Lindsie Katz, ViolinistViolin teacher in Boulder County, Colorado at the Center for Musical Arts



Brian Hickmanpiano teacher in Boulder County, Colorado at the Center for Musical Arts
Pianist and Faculty Member


Preparing for your first few music lessons can be a daunting task for families. What do we bring? Does my kid have to play the instrument beforehand? How do we know what to practice? As a parent/guardian, do I sit in on lessons?

Not to worry! All of these are common questions instructors get leading up to and on the first lesson day (and after!). 

First off, let me say that there are some general preparations most teachers will ask for as well as more specifics depending on the instrument and age. After talking with Brian Hickman, piano faculty member at the Center for Musical Arts, we came up with a piano-specific list of materials that teachers generally ask the family to bring to the first piano lesson and/or have at home:

Materials Needed for Piano Lessons

  1. Instrument – the family must have a piano or keyboard at home so the student can practice
  2. Bench – an adjustable bench is necessary to make sure the student is comfortable playing, whatever their height is
  3. Notebook for lesson notes – teacher or parent takes notes; teacher also writes notes in music books
  4. Pencil (always have a pencil!)
  5. Metronome – important for starting off with great rhythm and pulse
  6. Music books – this will be specific to instrument, age, and method the teacher prefers to teach; your teacher will tell you which books to get as they get to know you and your needs
  7. Stress ball – for strengthening fingers

Another level of preparation is what needs to happen before, during, and between lessons in order to be appropriately prepared:

Piano Lessons Preparation and Mindset

  1. Fingernails – need to be short and neat so they do not get in the way of putting fingers on the piano keys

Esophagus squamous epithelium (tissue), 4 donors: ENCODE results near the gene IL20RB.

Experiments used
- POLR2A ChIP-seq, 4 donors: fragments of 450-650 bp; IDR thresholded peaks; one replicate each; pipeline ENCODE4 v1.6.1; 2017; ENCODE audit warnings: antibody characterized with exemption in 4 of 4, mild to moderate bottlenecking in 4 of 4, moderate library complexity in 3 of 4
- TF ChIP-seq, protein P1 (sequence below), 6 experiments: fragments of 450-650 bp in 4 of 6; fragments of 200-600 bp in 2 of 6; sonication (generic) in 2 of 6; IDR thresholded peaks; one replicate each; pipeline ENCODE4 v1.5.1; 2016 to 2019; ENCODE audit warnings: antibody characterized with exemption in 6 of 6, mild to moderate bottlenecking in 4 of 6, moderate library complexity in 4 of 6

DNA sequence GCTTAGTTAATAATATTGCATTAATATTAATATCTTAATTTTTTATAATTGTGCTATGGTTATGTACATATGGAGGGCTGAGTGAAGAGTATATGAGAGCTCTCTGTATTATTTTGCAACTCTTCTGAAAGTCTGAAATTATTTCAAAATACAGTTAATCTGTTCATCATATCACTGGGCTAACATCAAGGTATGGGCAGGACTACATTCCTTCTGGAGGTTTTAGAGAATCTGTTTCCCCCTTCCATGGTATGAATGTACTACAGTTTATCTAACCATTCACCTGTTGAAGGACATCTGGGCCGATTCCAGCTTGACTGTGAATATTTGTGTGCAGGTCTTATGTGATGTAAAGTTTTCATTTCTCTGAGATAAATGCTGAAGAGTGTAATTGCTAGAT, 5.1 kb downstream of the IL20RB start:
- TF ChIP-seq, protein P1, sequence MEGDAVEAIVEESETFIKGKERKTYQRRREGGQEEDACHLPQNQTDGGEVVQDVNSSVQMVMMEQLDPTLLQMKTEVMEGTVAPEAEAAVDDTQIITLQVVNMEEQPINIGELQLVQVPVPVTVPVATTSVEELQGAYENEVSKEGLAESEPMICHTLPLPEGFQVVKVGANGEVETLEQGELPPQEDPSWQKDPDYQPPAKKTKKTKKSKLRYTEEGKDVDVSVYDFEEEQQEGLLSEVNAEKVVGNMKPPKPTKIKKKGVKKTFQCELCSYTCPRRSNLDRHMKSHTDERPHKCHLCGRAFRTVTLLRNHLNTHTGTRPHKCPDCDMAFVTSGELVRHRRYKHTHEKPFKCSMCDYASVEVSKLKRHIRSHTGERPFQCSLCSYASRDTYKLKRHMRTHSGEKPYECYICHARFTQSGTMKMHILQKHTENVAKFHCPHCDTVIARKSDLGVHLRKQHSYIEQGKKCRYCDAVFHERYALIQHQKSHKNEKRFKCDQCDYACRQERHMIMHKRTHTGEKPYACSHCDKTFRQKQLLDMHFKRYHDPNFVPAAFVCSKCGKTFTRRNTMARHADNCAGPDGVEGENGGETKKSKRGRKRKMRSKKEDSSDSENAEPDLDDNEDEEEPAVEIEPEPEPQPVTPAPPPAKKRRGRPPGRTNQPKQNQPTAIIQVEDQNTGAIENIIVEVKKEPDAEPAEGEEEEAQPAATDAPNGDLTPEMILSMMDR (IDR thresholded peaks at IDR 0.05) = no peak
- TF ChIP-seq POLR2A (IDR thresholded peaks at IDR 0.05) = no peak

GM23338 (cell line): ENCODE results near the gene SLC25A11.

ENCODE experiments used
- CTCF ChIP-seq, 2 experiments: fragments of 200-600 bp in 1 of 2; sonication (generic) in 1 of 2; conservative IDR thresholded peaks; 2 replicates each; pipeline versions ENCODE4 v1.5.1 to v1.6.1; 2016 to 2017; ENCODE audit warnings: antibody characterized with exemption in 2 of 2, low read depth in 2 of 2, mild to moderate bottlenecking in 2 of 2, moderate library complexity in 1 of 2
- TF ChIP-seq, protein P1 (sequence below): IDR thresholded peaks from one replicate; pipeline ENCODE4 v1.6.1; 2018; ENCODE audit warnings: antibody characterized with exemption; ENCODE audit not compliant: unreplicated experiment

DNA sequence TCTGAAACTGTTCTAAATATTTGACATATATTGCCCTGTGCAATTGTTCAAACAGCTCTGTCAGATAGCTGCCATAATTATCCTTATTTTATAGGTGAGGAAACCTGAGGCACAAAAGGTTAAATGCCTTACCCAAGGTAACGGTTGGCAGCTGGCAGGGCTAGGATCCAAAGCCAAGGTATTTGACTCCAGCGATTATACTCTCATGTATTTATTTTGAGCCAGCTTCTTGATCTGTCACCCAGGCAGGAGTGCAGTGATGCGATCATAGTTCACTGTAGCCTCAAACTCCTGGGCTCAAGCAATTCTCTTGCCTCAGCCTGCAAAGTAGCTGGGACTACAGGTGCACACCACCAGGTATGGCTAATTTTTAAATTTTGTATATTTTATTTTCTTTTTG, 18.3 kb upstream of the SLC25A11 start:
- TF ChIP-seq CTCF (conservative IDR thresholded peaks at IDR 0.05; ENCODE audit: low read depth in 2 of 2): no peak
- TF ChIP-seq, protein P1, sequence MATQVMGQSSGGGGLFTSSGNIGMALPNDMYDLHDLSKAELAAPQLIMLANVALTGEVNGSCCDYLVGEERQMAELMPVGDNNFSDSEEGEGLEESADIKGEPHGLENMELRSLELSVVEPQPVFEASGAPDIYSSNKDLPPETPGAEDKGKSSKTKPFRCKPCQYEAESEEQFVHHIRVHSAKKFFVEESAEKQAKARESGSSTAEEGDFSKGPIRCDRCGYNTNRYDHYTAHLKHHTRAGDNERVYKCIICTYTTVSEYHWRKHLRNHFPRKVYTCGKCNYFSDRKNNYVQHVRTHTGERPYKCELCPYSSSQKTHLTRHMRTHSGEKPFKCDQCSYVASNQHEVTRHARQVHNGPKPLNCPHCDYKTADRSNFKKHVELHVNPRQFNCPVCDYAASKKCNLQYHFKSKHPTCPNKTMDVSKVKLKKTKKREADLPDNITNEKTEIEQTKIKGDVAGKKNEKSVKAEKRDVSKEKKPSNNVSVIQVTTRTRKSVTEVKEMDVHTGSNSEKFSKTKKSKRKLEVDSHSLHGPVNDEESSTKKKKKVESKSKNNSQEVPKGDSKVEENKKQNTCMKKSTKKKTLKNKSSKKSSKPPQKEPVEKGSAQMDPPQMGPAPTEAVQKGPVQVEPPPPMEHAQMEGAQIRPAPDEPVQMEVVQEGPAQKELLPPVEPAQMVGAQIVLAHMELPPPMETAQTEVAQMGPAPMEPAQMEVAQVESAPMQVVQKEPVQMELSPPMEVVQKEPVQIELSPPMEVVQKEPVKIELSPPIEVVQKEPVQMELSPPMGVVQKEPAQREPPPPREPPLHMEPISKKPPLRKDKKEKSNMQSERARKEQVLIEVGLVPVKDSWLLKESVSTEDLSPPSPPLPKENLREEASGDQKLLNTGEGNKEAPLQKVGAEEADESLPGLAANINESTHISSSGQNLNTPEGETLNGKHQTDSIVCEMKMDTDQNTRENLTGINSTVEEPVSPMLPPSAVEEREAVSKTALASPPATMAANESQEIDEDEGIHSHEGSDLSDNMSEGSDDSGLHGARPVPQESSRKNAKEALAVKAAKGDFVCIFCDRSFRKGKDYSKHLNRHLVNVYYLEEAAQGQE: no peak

2. Practice time – need to be ready and committed to setting aside at least 4 days/week of practice, starting at 15 minutes for beginners; the number of days and amount of time will be a continual discussion with your teacher
  3. Team effort – parents are encouraged to sit in on lessons so they know what the student is working on and so they know how to help with home practice
  4. Openness and willingness to learn something new and fun!

The first few lessons are always about getting to know each other and the instrument. 

During the first lesson, the teacher will gauge the student’s interest and focus and can then determine how to proceed. We start with small tasks so it’s not overwhelming – Brian starts by talking about the piano (the history, how the instrument works/produces sound, how to press keys down, etc.) and what the student may or may not already know about the instrument and how to play it. 

Brian also places a lot of value in how students hold their bodies while playing – he talks about how to sit at the piano and hand position/shape so that the student feels comfortable playing. 

Note-reading is another crucial skill to learn for any instrument, and many teachers begin teaching it as soon as lessons begin. As for piano, Brian introduces notes, chords and harmony, and even improvisation when his students start lessons so that they immediately start acquiring a sense of how to move around the instrument with musical knowledge in addition to physical awareness. 

Practicing is another topic that is imperative to sort out – it can be tricky to create an agreement that works for both the student and the parent, but it is completely possible and also necessary! 

The first step is for the student, parent and teacher to all be on the same page about the amount of time to practice and what to work on. Teachers have different styles and ideas for what works for them, so this will be different for everyone. When I teach violin lessons, for instance, I ask that the parent/guardian sit in on lessons as much as possible so that they know what and how we are working on things and can therefore help the child practice at home. This is especially helpful for younger children – to the age of 10 at least. We all know that schedules can be incredibly busy, so dropping your kid off sometimes might be necessary. However, the more physically present you are, the more your child will get out of lessons.

Parental commitment and engagement is a big factor that determines the success of the student. Remember, there is no “I” in “team.” When all of us work together, the student can thrive, and that is what we all want!

Happy Musicking!


To learn more about beginning lessons on any instrument, visit our lessons page.